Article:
Do orphanages and nursing homes in Canada move into one building so that orphans and the elderly can build relationships with each other? No, that's not true: Intergenerational programs do exist in Canada, but they are for the elderly in senior residences and children in daycare centers, not orphanages.
In Canada, the brilliant idea of combining homes for Seniors and Orphan homes has been implemented.
This is what the post looked like on Facebook on April 8, 2021:
(Source: Facebook screenshot taken on Thu Apr 8 14:24:32 2021 UTC)
Lead Stories reached out to the Canadian Academy of Health Sciences on April 13, 2021. The spokesperson's response was, "I am not aware of this being done anywhere in Canada."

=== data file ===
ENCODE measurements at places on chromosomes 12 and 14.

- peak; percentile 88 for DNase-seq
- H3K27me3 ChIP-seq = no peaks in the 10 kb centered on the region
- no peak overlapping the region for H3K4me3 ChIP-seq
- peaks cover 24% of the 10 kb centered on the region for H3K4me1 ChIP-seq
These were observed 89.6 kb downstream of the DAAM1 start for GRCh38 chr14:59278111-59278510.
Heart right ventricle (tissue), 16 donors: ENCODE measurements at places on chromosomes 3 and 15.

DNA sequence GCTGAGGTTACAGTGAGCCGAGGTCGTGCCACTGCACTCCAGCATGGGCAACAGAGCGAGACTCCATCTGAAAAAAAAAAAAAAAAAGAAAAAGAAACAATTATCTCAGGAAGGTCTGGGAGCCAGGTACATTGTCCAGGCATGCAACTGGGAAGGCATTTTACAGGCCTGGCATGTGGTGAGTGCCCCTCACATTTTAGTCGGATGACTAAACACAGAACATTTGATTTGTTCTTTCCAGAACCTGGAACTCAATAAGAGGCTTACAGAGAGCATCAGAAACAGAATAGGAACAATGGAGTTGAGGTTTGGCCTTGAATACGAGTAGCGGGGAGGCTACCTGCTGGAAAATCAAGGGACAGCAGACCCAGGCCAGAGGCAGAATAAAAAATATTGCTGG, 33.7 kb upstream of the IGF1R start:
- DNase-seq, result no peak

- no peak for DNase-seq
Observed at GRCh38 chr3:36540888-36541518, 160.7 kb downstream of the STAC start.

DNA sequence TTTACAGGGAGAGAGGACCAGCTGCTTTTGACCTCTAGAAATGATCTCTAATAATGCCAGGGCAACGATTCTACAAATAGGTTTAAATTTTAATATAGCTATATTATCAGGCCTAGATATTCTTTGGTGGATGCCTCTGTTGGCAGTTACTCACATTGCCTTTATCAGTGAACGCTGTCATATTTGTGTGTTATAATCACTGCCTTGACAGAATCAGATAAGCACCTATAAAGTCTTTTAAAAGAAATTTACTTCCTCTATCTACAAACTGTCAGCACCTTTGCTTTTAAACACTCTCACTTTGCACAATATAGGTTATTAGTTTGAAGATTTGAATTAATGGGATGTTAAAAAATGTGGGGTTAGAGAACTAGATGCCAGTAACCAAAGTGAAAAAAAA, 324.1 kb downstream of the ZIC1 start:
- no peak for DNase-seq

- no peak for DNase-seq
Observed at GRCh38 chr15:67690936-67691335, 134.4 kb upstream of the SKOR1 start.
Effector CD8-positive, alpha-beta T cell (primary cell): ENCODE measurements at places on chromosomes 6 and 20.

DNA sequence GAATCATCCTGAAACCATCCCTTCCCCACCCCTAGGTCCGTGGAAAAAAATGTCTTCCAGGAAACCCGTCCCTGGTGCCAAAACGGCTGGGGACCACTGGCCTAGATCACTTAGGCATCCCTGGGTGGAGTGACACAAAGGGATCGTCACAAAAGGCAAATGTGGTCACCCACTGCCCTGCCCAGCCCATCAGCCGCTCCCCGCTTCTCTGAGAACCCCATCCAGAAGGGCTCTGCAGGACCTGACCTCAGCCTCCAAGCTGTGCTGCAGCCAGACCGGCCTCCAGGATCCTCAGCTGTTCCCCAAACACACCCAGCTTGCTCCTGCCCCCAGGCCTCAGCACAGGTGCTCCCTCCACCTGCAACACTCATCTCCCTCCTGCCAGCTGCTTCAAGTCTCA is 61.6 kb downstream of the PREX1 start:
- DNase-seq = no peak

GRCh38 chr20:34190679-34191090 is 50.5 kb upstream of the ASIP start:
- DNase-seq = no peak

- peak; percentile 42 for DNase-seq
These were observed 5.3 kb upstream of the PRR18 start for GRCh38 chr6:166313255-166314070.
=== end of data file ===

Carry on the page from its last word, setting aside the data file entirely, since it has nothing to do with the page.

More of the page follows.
In 2016, the Toronto Star wrote about children in a daycare center who have activities twice weekly with the elderly in a long-term care home.
The Vancouver Sun wrote in 2016 about kids from the Montessori Children's Community visiting seniors at the Youville Residence in Vancouver. As in Toronto, the children have parents or guardians at home and do not stay with the elderly permanently.
In 2016, The Atlantic published an article about intergenerational learning programs, including a 1976 Tokyo program started by a Japanese man named Shimada Masaharu, who combined a nursery school and a home for the aged under one roof. Again, it was not orphans.
The idea caught on in North America, and today there are intergenerational centers in the United States and Canada.
In Ottawa, for example, children at the Kanata Research Park Family Centre have been visiting seniors at the Chartwell Kanata Retirement Residence monthly since 2008.